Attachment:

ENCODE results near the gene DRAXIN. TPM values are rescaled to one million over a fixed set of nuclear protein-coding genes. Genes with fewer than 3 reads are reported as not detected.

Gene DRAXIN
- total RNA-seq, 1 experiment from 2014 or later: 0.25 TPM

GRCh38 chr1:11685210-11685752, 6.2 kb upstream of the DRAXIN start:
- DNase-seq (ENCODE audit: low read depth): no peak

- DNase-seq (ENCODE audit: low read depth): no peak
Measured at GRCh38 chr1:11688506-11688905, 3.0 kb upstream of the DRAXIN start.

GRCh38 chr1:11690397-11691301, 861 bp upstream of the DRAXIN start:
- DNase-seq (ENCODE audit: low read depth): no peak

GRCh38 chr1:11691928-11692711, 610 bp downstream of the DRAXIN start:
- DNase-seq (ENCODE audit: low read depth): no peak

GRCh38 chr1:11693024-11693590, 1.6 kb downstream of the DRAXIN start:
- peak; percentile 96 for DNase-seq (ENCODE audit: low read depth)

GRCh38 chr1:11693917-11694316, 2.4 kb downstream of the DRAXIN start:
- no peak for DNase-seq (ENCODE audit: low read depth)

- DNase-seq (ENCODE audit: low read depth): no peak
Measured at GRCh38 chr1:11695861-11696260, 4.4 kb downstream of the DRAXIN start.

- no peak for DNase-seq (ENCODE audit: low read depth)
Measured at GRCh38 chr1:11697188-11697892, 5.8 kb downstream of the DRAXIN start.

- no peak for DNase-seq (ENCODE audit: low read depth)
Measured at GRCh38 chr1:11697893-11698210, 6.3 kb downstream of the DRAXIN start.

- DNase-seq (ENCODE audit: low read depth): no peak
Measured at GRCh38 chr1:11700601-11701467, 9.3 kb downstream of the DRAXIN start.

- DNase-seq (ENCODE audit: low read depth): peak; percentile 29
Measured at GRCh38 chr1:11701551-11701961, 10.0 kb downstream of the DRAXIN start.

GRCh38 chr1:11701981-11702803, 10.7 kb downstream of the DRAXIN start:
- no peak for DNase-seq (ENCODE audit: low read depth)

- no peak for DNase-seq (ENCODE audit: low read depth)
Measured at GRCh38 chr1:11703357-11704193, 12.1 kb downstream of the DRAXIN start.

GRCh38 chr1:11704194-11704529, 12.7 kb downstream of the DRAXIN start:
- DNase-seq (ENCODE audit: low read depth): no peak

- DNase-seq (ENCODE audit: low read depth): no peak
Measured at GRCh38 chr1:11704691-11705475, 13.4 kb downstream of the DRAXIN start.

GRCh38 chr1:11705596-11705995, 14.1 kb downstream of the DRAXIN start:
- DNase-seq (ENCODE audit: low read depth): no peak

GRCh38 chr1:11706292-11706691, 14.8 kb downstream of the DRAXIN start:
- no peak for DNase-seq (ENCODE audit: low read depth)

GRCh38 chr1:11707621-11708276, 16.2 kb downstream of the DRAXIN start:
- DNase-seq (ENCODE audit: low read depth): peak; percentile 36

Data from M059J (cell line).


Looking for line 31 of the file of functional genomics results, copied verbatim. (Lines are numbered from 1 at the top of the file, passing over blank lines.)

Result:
- DNase-seq (ENCODE audit: low read depth): no peak